Here, in the first meaning in the "Wortbedeutung" section, it says:

ohne Artikel,...

But down the page, in the "Anwendungsbeispiele" section, the given first three examples include:

Im Westen...

Der Westen...

Isn't the shortened "dem" in "im" and "der" considered Artikel?

  • 1
    Title and body of the question don't match. Are you unsure whether der is an article or do you want examples for Westen used without it? Also, in general, I recommend using real dictionaries (for instance, DWDS or Duden).
    – David Vogt
    Sep 26, 2021 at 5:46
  • @David Vogt Yeah I couldn't figure out a good title for my question, because I just wanted help in making sense of what's pressnted in the dictionary. I like that dictionary because it has a nice, concise offline version, whereas Duden's offline version isn't available in my country, and DWDS is just too comprehensive for me Sep 26, 2021 at 9:11

2 Answers 2


Isn't the shortened "dem" in "im" and "der" considered Artikel?

That's right. Probably, the linked dictionary should rather state that for meaning 1), the term "Westen" can be used without an article, though there are also occurrences with an article, depending on how the word is used.

Furthermore, as you correctly noticed, the examples unfortunately only cover the case where the term is used with an article.

Thus, when used as a compass direction, two cases need to be distinguished:

  • Do not use an article when referring to "Westen" as a mere direction.
  • Do use an article when referring to "Westen" as the location that is located in the stated direction.

That is, something moves "nach Westen" or comes "aus Westen" or "von Westen her" because here, the focus is on the direction, no matter where exactly the movement leads to/originates from.

You know some detail about "der Westen", because you are referring to the place that you would reach when moving westward.


The dictionary says that Westen has a number of meanings. Point 1. explains that it is one of the four compass directions. If Westen is used as a compass direction - and only in that case - it occurs without article. In all others contexts it is used with article. Here are some examples without article.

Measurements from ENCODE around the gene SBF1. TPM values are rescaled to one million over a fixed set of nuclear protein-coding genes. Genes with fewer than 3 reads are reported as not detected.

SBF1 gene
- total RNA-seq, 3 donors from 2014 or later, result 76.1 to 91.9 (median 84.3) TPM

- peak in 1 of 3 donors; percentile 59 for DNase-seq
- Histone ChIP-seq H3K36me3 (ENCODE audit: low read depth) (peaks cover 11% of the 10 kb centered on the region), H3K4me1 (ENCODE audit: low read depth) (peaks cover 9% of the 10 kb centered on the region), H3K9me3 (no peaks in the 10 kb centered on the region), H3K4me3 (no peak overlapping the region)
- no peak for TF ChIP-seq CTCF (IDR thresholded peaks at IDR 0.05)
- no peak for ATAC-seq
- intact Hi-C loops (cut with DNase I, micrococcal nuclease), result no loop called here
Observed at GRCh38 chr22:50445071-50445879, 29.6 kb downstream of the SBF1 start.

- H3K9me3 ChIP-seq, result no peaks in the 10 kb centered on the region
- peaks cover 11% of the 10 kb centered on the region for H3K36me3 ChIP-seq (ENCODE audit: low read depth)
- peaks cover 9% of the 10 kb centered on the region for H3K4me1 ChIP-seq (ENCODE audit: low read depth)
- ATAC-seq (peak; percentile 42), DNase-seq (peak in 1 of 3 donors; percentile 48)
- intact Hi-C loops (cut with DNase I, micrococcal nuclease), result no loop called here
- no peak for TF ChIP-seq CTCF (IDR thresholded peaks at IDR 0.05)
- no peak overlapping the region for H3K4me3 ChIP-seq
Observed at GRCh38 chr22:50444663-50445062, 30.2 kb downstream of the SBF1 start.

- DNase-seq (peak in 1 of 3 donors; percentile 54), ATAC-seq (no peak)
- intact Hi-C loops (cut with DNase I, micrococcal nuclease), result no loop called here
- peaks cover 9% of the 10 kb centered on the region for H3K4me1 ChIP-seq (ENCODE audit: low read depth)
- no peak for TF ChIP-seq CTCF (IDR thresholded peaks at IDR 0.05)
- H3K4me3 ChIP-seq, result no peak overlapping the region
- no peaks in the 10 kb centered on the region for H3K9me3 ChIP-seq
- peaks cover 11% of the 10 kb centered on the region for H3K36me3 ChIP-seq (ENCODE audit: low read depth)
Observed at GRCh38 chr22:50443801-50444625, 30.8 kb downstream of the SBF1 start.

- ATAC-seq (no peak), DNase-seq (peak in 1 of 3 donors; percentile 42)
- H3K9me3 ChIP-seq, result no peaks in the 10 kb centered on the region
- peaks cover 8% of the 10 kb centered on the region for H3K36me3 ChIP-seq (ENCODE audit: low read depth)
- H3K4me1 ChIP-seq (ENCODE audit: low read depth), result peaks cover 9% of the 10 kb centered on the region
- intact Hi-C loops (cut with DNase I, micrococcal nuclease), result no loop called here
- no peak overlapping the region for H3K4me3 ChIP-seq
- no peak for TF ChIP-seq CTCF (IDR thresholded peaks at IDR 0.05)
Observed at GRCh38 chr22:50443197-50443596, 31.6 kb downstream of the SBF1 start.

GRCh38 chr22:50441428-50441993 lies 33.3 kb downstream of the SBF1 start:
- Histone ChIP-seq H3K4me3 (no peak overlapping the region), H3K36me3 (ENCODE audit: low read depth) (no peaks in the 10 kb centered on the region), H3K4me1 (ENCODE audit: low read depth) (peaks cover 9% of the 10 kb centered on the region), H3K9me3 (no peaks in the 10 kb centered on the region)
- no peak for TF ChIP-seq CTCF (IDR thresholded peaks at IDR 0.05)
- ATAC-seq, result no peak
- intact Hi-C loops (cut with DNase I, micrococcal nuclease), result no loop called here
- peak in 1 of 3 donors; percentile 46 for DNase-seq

Der Wind weht aus Westen.

Das Schiff fährt nach Westen.


O.R.Mapper comments "Westen" also stands for a compass direction in the examples with an article that are marked as belonging to that meaning with "1)". I a sense he is right, but I think we have to distinguish between the direction "Westen" and a place lying in western direction. The questions "wohin" and "woher" are answered by "Westen" without an article (see the above examples: Woher weht der Wind? Wohin fährt das Schiff?). This use refers to moving into some direction. The examples in the dictionary do not refer to movements into some direction. In the following examples from the dictionary you would not ask "woher" or "wohin":

Der Westen war ein Feuermeer in der untergehenden Sonne. This says that the area lying in western direction was "sea of fire", nothing moved into some direction.

Im Westen stand die Sonne schon tief über dem Sumpf, doch bis die Dunkelheit anbrach, konnten sie noch mit zwei Stunden Helligkeit rechnen. Again nothing moves, but in some area lying in western direction the sun was low.

  • 1
    Sorry but I still don't get it, how is it used without article when there is a definite article in all the given examples? //Im Westen grenzt Frankreich an den Atlantik.//, //Der Westen war ein Feuermeer in der untergehenden Sonne.// Sep 26, 2021 at 3:17
  • 1
    @KeNSmilePachI The linked text contains in fact only examples with article. I included two examples where "Westen" is used without article. As you see it stands for a compass direction here.
    – Paul Frost
    Sep 26, 2021 at 7:29
  • 2
    @PaulFrost: But it also stands for a compass direction in the examples with an article that are marked as belonging to that meaning with "1)". As such, the statement that an article is never used when a compass direction is meant doesn't seem correct. Sep 26, 2021 at 11:34

Your Answer

By clicking “Post Your Answer”, you agree to our terms of service and acknowledge you have read our privacy policy.

Not the answer you're looking for? Browse other questions tagged or ask your own question.